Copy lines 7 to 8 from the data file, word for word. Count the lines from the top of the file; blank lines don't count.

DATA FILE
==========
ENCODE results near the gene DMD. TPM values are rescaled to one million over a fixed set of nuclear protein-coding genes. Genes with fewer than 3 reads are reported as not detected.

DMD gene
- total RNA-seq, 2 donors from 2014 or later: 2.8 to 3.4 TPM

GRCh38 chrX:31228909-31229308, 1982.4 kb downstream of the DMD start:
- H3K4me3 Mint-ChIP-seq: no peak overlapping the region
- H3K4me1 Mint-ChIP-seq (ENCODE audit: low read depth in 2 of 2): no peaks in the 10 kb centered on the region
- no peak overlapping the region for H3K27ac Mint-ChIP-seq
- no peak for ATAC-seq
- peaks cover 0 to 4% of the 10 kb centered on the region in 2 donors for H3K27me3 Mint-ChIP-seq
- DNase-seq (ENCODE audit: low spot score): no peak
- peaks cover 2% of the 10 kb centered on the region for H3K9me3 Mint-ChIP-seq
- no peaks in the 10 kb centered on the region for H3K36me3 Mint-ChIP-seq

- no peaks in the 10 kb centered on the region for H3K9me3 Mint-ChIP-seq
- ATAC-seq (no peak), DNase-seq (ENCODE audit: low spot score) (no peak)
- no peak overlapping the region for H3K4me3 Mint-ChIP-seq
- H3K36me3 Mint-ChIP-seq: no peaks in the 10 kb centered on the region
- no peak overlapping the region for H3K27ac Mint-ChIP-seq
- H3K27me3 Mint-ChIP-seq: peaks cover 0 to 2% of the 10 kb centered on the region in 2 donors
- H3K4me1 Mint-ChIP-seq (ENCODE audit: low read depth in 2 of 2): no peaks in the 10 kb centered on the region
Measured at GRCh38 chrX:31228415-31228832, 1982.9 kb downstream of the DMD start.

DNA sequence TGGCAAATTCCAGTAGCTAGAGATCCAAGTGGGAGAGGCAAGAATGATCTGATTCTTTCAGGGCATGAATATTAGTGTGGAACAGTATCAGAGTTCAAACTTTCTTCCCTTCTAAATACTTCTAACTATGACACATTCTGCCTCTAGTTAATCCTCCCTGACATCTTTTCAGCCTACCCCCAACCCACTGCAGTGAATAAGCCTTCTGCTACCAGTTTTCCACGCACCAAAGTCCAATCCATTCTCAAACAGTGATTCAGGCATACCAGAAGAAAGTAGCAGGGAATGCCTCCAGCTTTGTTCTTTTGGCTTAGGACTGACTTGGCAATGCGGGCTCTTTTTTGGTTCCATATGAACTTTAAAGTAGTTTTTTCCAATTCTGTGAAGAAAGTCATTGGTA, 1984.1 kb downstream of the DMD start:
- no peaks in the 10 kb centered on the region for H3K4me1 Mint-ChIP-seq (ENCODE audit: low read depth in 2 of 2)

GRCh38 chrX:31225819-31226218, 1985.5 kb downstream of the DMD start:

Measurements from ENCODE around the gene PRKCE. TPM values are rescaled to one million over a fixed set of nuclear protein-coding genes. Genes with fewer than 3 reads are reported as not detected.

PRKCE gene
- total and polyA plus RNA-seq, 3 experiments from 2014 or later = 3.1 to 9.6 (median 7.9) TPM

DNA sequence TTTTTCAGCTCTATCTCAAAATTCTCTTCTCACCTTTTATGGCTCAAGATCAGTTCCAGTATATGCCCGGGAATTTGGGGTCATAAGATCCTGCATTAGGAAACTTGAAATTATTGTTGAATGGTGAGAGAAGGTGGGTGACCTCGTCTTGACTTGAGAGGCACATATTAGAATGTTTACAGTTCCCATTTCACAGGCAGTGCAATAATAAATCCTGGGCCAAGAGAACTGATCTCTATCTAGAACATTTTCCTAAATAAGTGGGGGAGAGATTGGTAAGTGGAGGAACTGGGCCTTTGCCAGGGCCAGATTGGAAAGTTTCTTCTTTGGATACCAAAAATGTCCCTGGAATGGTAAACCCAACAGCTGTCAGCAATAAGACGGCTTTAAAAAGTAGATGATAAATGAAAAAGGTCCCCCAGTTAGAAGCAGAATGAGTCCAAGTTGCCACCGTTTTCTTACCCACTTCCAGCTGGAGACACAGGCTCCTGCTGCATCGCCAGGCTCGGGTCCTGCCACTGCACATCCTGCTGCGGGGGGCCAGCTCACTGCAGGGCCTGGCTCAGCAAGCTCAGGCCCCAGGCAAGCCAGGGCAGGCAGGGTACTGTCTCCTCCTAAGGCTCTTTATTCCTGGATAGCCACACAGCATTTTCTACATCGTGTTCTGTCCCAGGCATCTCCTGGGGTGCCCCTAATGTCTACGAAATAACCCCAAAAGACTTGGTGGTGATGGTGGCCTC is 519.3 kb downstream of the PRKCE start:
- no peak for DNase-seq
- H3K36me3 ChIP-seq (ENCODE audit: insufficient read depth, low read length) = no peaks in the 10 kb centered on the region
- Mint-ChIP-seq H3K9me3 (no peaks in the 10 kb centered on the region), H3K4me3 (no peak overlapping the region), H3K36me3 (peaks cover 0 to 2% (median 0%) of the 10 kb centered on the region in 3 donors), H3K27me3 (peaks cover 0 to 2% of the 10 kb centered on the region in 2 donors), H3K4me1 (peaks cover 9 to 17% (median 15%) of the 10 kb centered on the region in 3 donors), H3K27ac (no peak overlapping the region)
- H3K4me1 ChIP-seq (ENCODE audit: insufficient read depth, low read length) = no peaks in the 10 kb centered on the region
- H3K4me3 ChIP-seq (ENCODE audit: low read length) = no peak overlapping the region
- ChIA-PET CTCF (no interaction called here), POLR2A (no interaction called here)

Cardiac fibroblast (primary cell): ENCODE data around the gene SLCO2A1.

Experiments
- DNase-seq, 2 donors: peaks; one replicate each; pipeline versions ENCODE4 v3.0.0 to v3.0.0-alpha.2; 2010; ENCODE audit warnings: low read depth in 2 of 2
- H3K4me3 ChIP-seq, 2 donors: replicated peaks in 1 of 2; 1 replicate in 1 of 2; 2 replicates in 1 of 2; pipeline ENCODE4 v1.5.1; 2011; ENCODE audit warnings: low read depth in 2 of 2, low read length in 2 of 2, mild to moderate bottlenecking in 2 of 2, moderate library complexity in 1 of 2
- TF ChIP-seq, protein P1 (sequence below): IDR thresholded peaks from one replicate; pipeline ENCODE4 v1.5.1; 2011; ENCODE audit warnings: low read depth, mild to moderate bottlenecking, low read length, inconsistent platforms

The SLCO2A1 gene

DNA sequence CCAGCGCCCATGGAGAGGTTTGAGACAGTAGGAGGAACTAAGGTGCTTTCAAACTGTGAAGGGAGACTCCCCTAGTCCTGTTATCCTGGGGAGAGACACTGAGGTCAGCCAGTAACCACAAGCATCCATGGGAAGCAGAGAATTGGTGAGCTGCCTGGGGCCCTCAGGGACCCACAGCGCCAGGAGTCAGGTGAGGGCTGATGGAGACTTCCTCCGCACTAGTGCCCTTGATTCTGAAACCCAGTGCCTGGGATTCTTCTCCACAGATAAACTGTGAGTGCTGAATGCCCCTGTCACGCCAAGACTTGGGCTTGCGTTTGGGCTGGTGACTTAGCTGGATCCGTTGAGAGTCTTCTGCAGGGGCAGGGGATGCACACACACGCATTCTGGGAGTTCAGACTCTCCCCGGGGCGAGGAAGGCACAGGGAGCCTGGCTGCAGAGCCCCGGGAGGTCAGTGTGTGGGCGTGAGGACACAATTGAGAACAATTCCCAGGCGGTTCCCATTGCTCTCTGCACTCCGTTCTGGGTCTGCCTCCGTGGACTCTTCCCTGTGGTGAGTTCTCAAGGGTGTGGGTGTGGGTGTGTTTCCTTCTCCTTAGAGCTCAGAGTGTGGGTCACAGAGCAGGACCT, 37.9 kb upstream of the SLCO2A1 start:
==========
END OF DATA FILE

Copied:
- no peak overlapping the region for H3K27ac Mint-ChIP-seq
- no peak for ATAC-seq